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Customer reviews

2.9 out of 5 stars
Silent Tongue (1992) [DVD]
Format: DVD|Change
Price:£8.06+ Free shipping with Amazon Prime

on 16 January 2014
There are plenty of reviews here which could sway readers into believing this is a terrible film. There is no point arguing about viewers specific personal preferences in any type or genre of cinema, only to say that Sam Shepard is a great American playwright, even before he was a well known actor, and in this film, it appears to me that he was greatly moved when he worked with Terrence Malick on DAYS OF HEAVEN back in the 1970's.

Now this is in no way a comparison between this film and any of the great films of Malick, but certainly visually and the way it presents a far from stereotyped vision of the American west, it must be said that this film is wonderful. Shepard has transferred his theatrical background into a travelling carnival, and this is the centre of everything that evolves into this films story. The story? Yes there is a story, but not a conventional one. This film is about grieving, and the madness of grieving and not be able to let go. It is also about revenge and the effect of loss not only on those who have lost someone, but those who inevitably will loose someone because of their actions. And yes, even I, who loves this film agrees with the criticism that Alan Bates' speech is slurred, but after all he is playing a drunken irish snake oil salesman, and it is his form of drunken guilt filled madness that makes his character so unlikeable. Both Richard Harris and the late River Phoenix are brilliant together as father and son. It is Harris' journey into his sons madness that makes this film so emotional. Jeri Arrendondo as the sister of Phoenix's deceased wife deserves special mention also as she is the thread that drives all the other characters actions. Tantoo Cardinal appears all to briefly, especially considering she plays the title character, and the most obvious bow to theatre is the dead wife/ghost played by Sheila Tousey.

In the end, like Malicks films, people are just a small part of a landscape, as perfectly presented by a small character credited as the 'the lone man( with wheelbarrow') that appears only twice but at important times during the story.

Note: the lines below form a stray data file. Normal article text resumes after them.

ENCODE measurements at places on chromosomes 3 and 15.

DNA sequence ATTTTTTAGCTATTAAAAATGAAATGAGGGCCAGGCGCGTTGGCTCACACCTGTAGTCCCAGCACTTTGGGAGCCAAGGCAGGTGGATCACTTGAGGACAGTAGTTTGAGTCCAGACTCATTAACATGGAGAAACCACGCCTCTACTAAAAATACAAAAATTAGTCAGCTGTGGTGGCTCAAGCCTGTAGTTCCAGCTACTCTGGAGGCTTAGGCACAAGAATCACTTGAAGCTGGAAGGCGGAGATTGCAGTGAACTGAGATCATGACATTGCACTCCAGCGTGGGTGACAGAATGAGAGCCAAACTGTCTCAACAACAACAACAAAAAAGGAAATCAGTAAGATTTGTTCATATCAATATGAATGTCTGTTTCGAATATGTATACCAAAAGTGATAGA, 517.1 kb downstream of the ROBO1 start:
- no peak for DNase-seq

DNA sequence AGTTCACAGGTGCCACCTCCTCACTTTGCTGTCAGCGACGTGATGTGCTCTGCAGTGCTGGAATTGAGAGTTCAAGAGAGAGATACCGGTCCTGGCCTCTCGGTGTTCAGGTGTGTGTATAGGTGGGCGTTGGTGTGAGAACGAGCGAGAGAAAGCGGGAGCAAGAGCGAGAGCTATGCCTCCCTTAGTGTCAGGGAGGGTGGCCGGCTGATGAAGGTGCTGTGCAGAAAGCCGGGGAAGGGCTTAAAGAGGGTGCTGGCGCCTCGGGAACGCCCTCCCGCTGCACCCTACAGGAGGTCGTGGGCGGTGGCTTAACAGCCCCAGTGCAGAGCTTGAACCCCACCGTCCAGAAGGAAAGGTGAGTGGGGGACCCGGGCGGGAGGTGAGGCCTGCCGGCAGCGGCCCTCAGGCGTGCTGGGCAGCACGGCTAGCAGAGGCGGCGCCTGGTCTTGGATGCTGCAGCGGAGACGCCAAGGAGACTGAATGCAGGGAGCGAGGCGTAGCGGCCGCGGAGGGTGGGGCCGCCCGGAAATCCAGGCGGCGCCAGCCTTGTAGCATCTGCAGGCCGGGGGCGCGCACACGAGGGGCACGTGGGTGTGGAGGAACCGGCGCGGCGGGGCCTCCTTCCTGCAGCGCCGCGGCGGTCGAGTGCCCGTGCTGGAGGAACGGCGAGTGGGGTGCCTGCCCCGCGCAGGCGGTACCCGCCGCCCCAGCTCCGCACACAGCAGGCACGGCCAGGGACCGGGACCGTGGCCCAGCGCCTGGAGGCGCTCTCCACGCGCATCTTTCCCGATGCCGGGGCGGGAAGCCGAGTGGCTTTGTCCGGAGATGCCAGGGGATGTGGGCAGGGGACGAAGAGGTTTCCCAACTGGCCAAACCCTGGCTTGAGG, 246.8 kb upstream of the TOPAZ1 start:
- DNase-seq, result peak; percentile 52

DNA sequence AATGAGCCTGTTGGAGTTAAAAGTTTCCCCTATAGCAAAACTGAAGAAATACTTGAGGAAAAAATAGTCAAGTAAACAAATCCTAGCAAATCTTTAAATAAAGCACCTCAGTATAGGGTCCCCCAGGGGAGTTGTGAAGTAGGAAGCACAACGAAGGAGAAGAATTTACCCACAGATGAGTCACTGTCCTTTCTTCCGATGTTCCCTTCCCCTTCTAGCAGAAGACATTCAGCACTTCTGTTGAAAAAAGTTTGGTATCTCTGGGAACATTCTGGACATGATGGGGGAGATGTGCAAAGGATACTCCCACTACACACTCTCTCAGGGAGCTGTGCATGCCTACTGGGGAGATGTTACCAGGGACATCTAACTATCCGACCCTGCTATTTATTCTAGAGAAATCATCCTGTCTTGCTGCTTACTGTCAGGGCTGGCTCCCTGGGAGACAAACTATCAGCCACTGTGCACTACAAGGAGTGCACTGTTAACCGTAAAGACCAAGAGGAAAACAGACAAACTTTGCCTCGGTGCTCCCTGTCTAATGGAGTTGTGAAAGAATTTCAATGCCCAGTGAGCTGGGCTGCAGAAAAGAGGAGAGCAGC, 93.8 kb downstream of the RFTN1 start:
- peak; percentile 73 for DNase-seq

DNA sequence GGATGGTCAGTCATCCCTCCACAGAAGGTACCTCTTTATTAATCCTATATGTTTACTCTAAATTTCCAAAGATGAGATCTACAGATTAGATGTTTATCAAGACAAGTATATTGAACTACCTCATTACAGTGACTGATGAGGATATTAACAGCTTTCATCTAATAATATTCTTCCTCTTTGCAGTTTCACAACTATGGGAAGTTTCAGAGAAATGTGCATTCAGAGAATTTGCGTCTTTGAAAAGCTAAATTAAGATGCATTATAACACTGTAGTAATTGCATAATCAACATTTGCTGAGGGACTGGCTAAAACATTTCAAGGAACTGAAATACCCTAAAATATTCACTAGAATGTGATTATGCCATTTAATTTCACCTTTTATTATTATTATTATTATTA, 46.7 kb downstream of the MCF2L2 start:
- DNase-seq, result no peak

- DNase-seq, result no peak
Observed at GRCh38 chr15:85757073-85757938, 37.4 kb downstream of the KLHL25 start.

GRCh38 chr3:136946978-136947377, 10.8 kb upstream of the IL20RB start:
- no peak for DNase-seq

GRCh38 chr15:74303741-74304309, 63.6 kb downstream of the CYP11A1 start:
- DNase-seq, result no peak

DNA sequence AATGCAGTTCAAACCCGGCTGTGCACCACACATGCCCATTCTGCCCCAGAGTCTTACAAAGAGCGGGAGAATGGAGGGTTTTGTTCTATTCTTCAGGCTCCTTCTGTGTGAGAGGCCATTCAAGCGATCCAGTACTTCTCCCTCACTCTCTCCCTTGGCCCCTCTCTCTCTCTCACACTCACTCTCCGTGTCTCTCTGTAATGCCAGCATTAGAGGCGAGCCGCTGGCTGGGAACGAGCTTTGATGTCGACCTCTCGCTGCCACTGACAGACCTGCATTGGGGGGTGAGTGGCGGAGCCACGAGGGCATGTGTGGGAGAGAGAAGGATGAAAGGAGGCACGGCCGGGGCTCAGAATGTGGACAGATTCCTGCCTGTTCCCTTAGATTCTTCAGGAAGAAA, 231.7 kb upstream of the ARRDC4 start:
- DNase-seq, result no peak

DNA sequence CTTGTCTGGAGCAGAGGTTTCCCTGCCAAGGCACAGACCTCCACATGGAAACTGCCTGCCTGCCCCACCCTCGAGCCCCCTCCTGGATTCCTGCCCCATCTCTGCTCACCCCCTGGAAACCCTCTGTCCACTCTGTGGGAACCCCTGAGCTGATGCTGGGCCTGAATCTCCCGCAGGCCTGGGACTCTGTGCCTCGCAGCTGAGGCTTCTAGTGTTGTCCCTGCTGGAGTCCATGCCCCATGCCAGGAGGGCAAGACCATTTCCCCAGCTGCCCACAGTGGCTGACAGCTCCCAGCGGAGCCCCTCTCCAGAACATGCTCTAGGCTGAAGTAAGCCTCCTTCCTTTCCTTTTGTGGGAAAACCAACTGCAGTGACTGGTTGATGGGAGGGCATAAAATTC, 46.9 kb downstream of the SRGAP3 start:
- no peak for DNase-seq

And so finally for this review of such a fine film on DVD I must make the most important point. Correct aspect ratio. For the first time Silent Tongue is presented in the correct widescreen ratio of 2.35:1. In a film about torment figures lost in a landscape this is the most important thing about this DVD you really need to know. Everything else is just personal emotion based interpretations.
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on 27 December 2014
not great.avoid
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on 17 January 2015
Love it,thanks again.
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on 9 July 2014
It total rubbish
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on 4 July 2013
The story was a bit weak and very much into the spiritual side. I was rather hoping that is was going to offer more of a story.
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on 12 November 2009
i bought this film over 9 months ago because i read the first review and it looked a good addition to my western collection , i watched 15 minutes and turned it off it has sat on the shelf ever since . i have to agree with the second review whole heartedly im afraid its that bad i doubt it will ever be seen on tv .
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on 31 October 2011
A strange movie with an purcular storyline.Hard to follow what is going on in movie.Good acting by River Phoenix and Dermot Mulroney,Like images and words that are " secret"?
Almost has good has silent movie ,good expressions ,but the irish accent by River - terrible! aaahhh
Looks good,but let down by sound/words accents.
Looks good ,but whats going on????Do we care?
Well yes,we bought it we want to know,don't we,why so secret.
Whats your prob ...Riv ..not convincing Irish accent!Good character expressions,wardrobe etc..
Better acting by the rest of cast- co stars!